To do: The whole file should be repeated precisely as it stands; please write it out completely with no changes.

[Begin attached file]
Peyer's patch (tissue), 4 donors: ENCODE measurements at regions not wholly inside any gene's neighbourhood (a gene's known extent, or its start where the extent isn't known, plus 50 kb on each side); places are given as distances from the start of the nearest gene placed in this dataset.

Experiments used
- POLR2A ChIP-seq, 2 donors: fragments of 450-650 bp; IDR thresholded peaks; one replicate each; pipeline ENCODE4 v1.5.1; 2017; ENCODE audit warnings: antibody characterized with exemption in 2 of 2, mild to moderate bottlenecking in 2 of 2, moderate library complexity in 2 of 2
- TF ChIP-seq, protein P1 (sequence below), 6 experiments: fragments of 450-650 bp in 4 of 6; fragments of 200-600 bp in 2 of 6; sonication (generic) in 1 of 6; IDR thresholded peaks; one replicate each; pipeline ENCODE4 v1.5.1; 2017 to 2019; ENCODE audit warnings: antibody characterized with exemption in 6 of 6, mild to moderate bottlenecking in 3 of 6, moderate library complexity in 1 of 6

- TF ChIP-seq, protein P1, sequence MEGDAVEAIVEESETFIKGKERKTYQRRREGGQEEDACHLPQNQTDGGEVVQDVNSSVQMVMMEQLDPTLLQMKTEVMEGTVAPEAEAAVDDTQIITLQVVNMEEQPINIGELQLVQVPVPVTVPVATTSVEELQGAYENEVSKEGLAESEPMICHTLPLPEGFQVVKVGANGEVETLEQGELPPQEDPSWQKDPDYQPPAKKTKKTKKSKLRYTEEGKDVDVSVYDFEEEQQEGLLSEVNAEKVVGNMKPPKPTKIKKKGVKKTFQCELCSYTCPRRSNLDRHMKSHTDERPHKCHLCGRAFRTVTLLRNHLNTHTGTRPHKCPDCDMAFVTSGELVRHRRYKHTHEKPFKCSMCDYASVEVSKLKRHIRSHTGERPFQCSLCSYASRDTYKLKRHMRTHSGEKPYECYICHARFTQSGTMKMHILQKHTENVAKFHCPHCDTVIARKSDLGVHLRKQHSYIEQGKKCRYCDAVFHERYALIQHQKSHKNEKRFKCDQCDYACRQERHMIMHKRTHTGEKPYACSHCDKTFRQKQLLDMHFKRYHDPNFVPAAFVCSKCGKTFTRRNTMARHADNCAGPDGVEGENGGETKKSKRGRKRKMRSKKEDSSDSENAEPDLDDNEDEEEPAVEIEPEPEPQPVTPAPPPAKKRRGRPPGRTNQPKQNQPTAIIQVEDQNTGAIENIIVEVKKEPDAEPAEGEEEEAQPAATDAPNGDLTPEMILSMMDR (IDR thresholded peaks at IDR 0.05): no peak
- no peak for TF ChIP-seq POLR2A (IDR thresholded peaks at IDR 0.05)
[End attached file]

Peyer's patch (tissue), 4 donors: ENCODE measurements at regions not wholly inside any gene's neighbourhood (a gene's known extent, or its start where the extent isn't known, plus 50 kb on each side); places are given as distances from the start of the nearest gene placed in this dataset.

Experiments used
- POLR2A ChIP-seq, 2 donors: fragments of 450-650 bp; IDR thresholded peaks; one replicate each; pipeline ENCODE4 v1.5.1; 2017; ENCODE audit warnings: antibody characterized with exemption in 2 of 2, mild to moderate bottlenecking in 2 of 2, moderate library complexity in 2 of 2
- TF ChIP-seq, protein P1 (sequence below), 6 experiments: fragments of 450-650 bp in 4 of 6; fragments of 200-600 bp in 2 of 6; sonication (generic) in 1 of 6; IDR thresholded peaks; one replicate each; pipeline ENCODE4 v1.5.1; 2017 to 2019; ENCODE audit warnings: antibody characterized with exemption in 6 of 6, mild to moderate bottlenecking in 3 of 6, moderate library complexity in 1 of 6

- TF ChIP-seq, protein P1, sequence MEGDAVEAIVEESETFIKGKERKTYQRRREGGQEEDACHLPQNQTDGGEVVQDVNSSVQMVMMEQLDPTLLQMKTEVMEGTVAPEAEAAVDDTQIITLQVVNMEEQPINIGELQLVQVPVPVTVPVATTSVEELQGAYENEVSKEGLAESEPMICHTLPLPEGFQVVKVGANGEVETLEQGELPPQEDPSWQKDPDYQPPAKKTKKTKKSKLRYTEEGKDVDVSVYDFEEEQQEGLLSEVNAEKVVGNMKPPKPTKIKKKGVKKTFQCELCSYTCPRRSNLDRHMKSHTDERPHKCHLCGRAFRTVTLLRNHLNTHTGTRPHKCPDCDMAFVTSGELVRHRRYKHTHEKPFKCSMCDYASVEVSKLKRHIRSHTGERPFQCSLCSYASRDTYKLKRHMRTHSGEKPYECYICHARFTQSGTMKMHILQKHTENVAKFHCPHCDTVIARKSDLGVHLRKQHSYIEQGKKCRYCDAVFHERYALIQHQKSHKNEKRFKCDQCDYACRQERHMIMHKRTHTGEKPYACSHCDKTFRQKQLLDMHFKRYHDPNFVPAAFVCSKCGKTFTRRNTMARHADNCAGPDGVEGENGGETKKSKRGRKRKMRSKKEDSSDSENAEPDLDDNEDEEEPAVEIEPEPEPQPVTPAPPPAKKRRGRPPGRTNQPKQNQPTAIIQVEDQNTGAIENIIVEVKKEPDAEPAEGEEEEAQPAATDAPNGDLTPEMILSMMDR (IDR thresholded peaks at IDR 0.05): no peak
- no peak for TF ChIP-seq POLR2A (IDR thresholded peaks at IDR 0.05)